What is striking about le Carré's relentless public championing of HUMINT is his refusal to acknowledge its human and moral costs. The relative morality of intelligence activities is a complex question. The current US official position is that some acts are so odious that they cannot be justified even when they would advance the national interest; an example is the apparent prohibition on assassinating foreign officials. (The purist may argue that assassinations, like covert actions, have nothing to do with intelligence, but past involvement in assassination attempts has blurred the distinction.) Acts less grave than assassinations that would otherwise be considered immoral and/or illegal are deemed acceptable if done in the national interest. There are dissenters on both sides of the political spectrum, of course. For some on the left, such acts can never be justified by invoking the national interest. For some on the right, there are no acts which cannot be justified if the threat to the national interest is sufficiently grave. (This is similar to the theological debate about a "just war.") A middle ground might be that there should be some proportionality between the gravity of the activity and the expected benefits — one should probably not blackmail an official of a foreign government to acquire the annual projection for rutabaga production. One way to measure the relative morality of various intelligence activities might be to assess their potential for harming individual human beings. The technical intelligence disciplines have little or no impact on human beings; HUMINT, by definition, involves the exploitation of people and carries a high risk of harming them.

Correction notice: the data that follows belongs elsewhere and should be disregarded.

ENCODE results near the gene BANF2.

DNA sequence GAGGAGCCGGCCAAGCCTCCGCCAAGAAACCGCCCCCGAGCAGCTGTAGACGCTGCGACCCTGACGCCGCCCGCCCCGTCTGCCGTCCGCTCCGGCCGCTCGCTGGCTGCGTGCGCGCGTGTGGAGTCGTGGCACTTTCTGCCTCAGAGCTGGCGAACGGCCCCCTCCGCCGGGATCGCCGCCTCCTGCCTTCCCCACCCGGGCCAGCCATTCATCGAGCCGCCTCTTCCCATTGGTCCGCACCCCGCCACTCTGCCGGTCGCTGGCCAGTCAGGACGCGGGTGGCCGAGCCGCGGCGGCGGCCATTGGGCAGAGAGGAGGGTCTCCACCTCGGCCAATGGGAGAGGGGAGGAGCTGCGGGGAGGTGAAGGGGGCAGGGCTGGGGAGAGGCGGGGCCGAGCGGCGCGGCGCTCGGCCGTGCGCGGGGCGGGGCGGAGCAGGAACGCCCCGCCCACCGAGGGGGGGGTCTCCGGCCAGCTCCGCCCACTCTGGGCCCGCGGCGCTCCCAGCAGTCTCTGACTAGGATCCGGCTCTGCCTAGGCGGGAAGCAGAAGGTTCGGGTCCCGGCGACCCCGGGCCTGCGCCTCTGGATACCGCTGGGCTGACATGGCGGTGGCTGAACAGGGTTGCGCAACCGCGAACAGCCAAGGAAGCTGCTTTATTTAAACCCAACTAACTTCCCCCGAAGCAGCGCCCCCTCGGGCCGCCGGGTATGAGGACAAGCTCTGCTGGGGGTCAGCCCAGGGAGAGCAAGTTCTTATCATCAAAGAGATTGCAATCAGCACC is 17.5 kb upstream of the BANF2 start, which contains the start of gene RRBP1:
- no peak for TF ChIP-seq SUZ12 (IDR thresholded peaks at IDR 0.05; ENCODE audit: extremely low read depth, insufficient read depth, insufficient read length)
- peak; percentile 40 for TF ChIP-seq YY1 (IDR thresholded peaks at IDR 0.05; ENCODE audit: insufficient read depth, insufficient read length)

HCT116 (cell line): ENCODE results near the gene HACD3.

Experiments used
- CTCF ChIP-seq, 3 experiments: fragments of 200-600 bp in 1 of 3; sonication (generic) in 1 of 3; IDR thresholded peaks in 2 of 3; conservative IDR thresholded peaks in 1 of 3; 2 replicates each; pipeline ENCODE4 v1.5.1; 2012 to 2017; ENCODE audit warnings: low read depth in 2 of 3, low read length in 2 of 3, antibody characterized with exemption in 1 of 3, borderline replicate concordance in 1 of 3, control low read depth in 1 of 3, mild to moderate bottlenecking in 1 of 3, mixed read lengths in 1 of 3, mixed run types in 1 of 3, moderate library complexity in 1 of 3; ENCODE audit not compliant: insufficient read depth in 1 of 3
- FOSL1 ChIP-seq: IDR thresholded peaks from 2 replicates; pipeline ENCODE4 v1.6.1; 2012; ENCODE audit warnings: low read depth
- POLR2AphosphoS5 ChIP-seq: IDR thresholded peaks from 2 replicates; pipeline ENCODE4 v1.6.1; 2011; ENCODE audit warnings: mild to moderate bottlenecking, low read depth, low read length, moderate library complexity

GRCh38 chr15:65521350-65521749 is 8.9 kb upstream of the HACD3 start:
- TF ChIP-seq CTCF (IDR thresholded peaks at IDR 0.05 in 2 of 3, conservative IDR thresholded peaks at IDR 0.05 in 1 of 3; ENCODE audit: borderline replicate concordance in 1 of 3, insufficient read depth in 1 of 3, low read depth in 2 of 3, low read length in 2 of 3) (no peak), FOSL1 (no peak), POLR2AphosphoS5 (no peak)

Le Carré's failure to address the human costs of HUMINT is striking precisely because his novels are intensely concerned with questions of personal morality. As William Buckley noted in a 1983 review, " 'The Little Drummer Girl' is about spies as Madame Bovary is about adultery or Crime and Punishment is about crime." There is endless agonizing in these novels about the moral dilemma of the case officer, whose task it is to obtain information by corrupting or seducing vulnerable human beings. Smiley speaks in Honourable Schoolboy about having to be "inhuman in defence of our humanity, harsh in defence of compassion, single-minded in defence of our disparity." The Schoolboy himself recalls Smiley speaking at the MI6 training school about being grateful that intelligence service provided the opportunity to repay one's country, but the Schoolboy notes that "the paying is actually done by the other poor sods."